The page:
After some discussion, we realized that a few of the children thought they might be poisonous because of the hairs that stand up along their bodies.  We assured them that we would never allow a poisonous creature to live in our classroom.  The children thought it was quite ridiculous that the caterpillar was simply hairy.  Through a round of giggles, they decided that the butterflies would be hilariously covered with hair, as well.  We’ll have to wait and see what happens with that hypothesis.


What did you do in Pre-K?

This has been a very busy week.  It always seems, as we draw closer to the end of the year, that the number and variety of projects we still wish to accomplish becomes insurmountable.  Maybe you’ll let me keep them all for another year? Yes? Hmmm…I guess not.  In that case, I’ll just fill you in on what’s been happening this week.

Our play garden has finally developed enough to add the mushrooms and some small friends for playing.  My plan to use the path for a game board has been a bit challenged by the grass growth, though.  On Monday, the children used scissors to help me give it a trim and I’ve been trying to keep up with weeding between the rocks, but it is still jungle-esque.

Our basil plants have grown much in the last few weeks.  I think I will send them home with the children on Monday.  Care and feeding should be quite easy.  Simply fill the bottom of the 2-liter bottle half-way with water and set the upturned top inside the bottom.  This step makes it self-watering.  Place it in a sunny spot indoors or out and you’ll have yummy basil all summer.

Another activity that involves up-cycled materials used most of the water bottle caps we’ve been collecting all year.  At first, I had planned for us to make some sort of outdoor musical instrument or chime.  The sound of the many caps clinking together is rather pleasant.  However, as I began on a test version, I realized how much a string of them resembled a caterpillar.  What luck since we’re preparing for our annual Very Hungry Caterpillar play.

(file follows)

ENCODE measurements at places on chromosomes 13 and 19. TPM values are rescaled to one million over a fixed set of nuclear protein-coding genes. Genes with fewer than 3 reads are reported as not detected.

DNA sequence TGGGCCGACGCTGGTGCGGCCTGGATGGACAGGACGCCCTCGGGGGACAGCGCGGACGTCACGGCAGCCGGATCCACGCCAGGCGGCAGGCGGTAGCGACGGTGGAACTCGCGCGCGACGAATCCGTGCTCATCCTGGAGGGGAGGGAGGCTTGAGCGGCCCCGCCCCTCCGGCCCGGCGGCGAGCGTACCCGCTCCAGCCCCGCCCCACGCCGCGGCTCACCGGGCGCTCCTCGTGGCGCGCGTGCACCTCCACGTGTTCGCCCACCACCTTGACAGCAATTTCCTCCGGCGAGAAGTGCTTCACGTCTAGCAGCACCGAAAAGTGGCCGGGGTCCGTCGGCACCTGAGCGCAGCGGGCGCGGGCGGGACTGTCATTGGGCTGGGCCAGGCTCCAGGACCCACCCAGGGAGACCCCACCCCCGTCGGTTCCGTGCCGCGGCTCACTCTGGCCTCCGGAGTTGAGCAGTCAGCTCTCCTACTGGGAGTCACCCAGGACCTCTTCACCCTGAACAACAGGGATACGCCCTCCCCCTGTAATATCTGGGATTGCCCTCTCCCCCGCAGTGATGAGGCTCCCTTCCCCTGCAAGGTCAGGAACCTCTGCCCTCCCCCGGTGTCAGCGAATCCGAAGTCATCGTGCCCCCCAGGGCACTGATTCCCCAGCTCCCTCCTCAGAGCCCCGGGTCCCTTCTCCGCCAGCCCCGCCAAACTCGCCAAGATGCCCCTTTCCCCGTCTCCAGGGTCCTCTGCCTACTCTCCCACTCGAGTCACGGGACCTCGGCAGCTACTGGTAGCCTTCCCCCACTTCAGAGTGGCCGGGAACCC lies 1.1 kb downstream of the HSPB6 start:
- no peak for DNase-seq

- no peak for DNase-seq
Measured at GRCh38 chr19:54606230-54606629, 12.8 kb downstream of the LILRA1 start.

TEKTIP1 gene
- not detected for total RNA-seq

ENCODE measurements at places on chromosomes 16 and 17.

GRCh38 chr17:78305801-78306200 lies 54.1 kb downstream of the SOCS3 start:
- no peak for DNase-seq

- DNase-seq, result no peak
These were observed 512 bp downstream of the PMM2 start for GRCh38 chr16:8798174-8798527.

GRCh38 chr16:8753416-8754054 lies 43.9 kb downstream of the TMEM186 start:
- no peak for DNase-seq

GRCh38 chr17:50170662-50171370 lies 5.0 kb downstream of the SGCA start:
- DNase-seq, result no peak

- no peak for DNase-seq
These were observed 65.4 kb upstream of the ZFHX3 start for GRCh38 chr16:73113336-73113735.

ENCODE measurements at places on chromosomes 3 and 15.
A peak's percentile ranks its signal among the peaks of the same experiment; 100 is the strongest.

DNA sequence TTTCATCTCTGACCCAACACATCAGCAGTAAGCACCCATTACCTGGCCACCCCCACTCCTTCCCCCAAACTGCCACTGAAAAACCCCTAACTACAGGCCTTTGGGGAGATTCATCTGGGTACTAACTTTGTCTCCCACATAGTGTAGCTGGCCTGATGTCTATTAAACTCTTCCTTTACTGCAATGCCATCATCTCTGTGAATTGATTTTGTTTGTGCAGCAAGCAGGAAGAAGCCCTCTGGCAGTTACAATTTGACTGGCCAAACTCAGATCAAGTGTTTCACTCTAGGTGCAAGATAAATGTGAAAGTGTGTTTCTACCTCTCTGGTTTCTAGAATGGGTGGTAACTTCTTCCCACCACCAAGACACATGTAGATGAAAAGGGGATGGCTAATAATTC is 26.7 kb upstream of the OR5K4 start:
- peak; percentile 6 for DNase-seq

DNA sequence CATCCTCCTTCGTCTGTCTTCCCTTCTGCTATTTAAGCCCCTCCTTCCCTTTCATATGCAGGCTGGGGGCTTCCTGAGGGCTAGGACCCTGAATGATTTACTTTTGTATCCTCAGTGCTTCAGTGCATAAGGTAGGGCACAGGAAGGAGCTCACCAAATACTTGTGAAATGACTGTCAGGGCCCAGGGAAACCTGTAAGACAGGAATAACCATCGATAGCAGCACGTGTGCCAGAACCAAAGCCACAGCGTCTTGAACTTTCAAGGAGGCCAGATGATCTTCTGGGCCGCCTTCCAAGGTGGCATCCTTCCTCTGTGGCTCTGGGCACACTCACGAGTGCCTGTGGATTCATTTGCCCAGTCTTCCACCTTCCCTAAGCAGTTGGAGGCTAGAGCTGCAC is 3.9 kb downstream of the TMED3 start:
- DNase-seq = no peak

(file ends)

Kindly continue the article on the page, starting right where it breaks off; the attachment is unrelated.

Each child took turns using a hammer and a short, sharp nail to pre-poke holes into all of the lids.  We practiced one at a time during a Morning Meeting so that I could be sure that each child understood the procedures and safety issues that needed to be in place.  We also placed the cap on a clipboard prior to hammering so that we wouldn’t damage the tables.

For many of the children, this was the first time they had been allowed to use a hammer.  I was very impressed with the earnestness with which they approached the task.  Not once all week was there a wild or dangerous moment.  They took this job quite seriously.

The next step was new for many as well.  They had to thread a large, plastic needle with twine and “sew” twenty of the caps together.  All of the children have had many experiences with beads, but the change in mode of string delivery caused a bit of confusion.  At least two students muddled through poking the twine through the holes of a couple of caps without the needle only to find that the needle was still attached near the knot at the end.  Once we figured out how to hold the needle and both ends of string together in a pincer grasp, it became much easier.  It was also a great opportunity for me to informally assess their ability to consistently count objects to twenty.

The rest of the week involved a plethora of preparation for our play  [isn’t that a mouthful].  I think I’ll just allow you to wonder what those projects might have been, though.  We’ll see all of you next Friday at 10:45 for our play and you can see for yourself.  Remember, if it is a dry day, we will be performing outside on the playground on the stage.  If it is raining, you can safely assume that we’ll be in the multipurpose room.  Our family picnic will follow directly with the location to be set by the weather.  So far, families have signed up to bring fruit, juice, and cookies.  If anyone wants to add pretzels or other crunchy treat or any other dishes, please let me know.  I ordered the sandwich rings this morning, so I’m salivating already.